Susan has worked professionally and as a volunteer for many wildlife conservation organizations. She is passionate about protecting the environment for future generations to enjoy. Susan raised awareness and support for the Kenyan Lewa Wildlife Conservancy’s conservation efforts to protect the African Black Rhino, which led to Susan receiving the 2010 Anna Merz Honorary Award.
Her wide experience in fundraising and grant management will greatly expand the Adirondack Center for Loon Conservation’s capacity for sustaining its Adirondack loon conservation and research programs. When Susan is not with loons on the water, she enjoys exploring the Adirondacks by hiking with her golden retrievers, cross-country skiing, and snow-shoeing.
Jay brings a broad background in data management, grant administration, and fundraising to the Loon Center. He previously worked with the Open Society Foundations in NYC, where he provided funding and technical advice on impact evaluation and data management to not-for-profit organizations across the world. Prior to OSF, he supported data analysis projects for the United Nations Development Program in Eswatini, served in the Peace Corps in Kenya as a community economic development advisor, and worked in internal audit for a Fortune 500 company in Atlanta. Jay is a licensed CPA and wildlife rehabilitator, and enjoys birdwatching, identifying lichens, and playing guitar.
Jay and Susan are excited to apply their professional expertise and passion for wildlife conservation in their new roles at the Adirondack Center for Loon Conservation. The Adirondack Center for Loon Conservation is a 501(c)3 non-profit that conducts scientific research and engaging educational programming to promote and inspire passion for the conservation of Common Loons in and beyond New York’s Adirondack Park. To learn more about the Adirondack Center for Loon Conservation visit www.adkloon.orgor www.facebook.com/adkloon, or contact the Center at [email protected] or (518) 354-8636.
It was minus sixteen this morning (Monday, February 14). I was feeding the birds just after sunrise and the trees were popping and snapping as the water that collected in their cracks was expanding very loudly. Last night the deer didn’t come through to clean up the fallen seeds from the feeders, so the blue jays took advantage of the opportunity. They were working on those and carrying them off to a safe place for hiding. Yesterday I banded my 50th blue jay since the first of December. They keep coming in from some place and the others move south. The highest count I can get at any one time at the feeders is sixteen, but I know there are many more than that if they all came together.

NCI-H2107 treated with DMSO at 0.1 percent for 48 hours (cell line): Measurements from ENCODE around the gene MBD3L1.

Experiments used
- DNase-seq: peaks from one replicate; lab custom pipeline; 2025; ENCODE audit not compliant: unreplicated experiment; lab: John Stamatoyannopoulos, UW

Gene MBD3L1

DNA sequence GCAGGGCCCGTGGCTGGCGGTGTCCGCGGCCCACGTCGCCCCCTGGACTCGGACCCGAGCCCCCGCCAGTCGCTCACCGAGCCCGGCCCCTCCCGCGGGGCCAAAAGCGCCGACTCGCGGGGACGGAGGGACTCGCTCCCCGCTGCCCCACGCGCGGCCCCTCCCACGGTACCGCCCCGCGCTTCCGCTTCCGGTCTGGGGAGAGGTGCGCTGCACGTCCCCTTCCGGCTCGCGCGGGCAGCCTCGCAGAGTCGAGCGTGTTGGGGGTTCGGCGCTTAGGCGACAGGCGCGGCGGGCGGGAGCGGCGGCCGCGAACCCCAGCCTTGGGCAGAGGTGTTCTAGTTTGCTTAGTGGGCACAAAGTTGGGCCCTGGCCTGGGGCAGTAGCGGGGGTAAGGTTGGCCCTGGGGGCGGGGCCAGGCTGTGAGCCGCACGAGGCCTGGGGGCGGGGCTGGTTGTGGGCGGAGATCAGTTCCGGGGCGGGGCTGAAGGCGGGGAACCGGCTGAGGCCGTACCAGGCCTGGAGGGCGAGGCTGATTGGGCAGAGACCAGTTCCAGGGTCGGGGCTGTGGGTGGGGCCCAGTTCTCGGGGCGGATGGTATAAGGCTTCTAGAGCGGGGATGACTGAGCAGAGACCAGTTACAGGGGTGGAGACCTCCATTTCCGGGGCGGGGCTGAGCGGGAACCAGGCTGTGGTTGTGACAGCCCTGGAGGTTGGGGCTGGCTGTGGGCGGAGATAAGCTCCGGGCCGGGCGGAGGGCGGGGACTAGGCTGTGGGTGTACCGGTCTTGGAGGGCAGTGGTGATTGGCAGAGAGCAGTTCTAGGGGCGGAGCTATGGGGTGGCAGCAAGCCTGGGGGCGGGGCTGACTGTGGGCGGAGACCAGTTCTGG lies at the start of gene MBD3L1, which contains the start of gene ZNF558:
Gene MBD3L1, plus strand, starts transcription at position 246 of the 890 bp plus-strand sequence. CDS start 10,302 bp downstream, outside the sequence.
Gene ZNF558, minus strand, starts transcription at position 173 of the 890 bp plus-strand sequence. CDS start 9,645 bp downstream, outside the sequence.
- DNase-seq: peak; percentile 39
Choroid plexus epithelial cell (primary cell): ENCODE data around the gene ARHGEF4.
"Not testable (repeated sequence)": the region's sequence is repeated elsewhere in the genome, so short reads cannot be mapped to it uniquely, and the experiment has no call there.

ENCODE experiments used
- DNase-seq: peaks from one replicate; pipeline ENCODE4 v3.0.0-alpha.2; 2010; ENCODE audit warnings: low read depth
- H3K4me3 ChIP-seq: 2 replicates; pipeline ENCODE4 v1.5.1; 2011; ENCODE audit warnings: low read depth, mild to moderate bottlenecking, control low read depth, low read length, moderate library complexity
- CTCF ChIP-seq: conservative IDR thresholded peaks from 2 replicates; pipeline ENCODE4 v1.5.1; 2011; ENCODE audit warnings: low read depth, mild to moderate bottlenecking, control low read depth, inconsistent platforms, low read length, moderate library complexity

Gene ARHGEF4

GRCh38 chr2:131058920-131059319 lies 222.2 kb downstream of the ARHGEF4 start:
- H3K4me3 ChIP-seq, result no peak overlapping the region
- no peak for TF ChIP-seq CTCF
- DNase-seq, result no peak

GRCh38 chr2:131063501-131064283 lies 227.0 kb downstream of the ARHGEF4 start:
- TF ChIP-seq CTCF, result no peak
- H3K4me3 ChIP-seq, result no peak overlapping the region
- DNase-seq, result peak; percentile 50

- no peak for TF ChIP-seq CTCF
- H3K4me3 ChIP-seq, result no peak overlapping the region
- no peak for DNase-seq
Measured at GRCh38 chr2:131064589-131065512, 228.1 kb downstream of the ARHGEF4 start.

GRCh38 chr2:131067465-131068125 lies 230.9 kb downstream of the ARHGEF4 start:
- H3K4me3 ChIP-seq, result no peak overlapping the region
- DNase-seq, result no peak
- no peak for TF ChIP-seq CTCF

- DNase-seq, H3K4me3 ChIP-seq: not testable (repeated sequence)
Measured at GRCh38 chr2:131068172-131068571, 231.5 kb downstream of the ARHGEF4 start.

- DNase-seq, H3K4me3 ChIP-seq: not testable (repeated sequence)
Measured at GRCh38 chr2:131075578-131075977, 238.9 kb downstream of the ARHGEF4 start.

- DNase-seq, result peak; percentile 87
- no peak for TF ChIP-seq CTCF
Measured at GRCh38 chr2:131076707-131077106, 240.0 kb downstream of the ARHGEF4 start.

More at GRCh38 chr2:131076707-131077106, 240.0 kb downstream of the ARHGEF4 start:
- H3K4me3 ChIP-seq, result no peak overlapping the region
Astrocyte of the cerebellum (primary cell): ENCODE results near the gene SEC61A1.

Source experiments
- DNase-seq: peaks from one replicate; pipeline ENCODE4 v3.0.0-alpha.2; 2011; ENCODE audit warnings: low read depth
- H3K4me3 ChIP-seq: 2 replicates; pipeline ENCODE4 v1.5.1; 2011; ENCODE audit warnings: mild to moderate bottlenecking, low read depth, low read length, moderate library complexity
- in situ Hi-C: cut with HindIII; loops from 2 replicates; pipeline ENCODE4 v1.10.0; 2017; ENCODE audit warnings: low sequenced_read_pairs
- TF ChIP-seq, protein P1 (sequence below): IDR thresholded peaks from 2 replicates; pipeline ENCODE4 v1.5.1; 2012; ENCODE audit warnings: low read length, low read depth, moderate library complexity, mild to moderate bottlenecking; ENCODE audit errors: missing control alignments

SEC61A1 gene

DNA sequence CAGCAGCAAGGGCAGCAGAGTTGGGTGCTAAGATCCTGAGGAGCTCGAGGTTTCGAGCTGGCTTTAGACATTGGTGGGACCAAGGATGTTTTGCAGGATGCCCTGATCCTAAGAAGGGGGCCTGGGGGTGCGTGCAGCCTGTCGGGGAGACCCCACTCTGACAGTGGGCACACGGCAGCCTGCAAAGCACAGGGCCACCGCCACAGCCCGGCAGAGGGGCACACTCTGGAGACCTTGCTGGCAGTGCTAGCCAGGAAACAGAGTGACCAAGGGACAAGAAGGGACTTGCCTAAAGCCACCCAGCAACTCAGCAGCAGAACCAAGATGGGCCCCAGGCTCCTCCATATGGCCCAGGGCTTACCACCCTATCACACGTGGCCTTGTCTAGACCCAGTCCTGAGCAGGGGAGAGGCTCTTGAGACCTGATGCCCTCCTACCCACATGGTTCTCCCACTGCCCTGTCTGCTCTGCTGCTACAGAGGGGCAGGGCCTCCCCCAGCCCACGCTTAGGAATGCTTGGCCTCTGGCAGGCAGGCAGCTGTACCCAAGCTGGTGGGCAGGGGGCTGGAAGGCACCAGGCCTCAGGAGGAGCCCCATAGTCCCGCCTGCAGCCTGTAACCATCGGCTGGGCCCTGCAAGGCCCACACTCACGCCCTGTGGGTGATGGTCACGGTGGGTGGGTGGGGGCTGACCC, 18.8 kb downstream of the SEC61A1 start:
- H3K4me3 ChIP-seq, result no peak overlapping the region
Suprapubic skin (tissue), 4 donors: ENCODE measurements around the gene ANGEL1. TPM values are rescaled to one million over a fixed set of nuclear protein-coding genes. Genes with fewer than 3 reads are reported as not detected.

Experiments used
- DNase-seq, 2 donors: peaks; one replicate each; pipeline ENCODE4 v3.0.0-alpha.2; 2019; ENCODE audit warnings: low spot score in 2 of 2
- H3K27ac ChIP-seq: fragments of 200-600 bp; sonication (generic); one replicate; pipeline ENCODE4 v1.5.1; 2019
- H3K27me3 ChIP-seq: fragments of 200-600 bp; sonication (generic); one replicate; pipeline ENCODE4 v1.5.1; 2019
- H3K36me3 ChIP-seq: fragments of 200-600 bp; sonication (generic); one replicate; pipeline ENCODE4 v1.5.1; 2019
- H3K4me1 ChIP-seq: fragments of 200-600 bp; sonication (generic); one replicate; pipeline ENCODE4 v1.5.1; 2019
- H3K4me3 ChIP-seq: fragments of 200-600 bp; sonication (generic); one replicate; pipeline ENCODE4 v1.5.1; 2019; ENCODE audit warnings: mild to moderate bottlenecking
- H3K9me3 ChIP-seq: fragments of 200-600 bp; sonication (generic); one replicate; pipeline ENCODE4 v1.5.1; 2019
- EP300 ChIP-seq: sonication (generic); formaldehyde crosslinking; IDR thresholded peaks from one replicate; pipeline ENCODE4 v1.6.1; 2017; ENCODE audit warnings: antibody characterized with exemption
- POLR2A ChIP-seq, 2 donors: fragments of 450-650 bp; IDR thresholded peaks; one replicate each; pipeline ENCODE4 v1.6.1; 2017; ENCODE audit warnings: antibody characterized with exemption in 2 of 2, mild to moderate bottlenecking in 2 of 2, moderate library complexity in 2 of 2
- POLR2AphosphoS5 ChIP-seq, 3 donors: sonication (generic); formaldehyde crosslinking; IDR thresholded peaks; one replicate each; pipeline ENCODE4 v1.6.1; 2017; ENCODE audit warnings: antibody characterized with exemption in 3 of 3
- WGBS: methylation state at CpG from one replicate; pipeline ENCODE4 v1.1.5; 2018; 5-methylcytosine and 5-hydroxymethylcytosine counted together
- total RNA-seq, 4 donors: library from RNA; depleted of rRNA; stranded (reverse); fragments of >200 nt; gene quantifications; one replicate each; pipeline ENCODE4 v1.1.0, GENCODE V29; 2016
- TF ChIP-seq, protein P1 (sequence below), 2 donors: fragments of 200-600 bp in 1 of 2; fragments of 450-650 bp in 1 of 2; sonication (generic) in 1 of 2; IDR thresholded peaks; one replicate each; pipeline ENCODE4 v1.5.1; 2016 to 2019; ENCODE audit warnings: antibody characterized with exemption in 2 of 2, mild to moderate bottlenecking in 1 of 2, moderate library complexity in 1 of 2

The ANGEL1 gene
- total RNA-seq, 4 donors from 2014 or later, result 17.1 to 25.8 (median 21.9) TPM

I mentioned before how the jays fill their beaks with seeds and fly off with them to store somewhere, just in case I don’t feed them anymore. Their beaks are full of sunflower seeds or corn when I catch them in the potter traps. They are so full, in fact, that you can see it while I have them in hand and they can’t chirp (or bite) while their beaks are full. Most times, I can see the seeds and they let me band them, and measure a wing. They also usually let me check for age by looking for bars on the outside feathers of the wing before they go out the window to freedom. And they are still holding those seeds when they are released by the way. Blue jays are one of the most placid birds in hand while banding them. Very often they just lay still and watch what you are doing with their big black eyes. However, their feet are active and grab on to anything that touches them, like your fingers, a pencil, or the banding pliers…and they have a fairly good grip.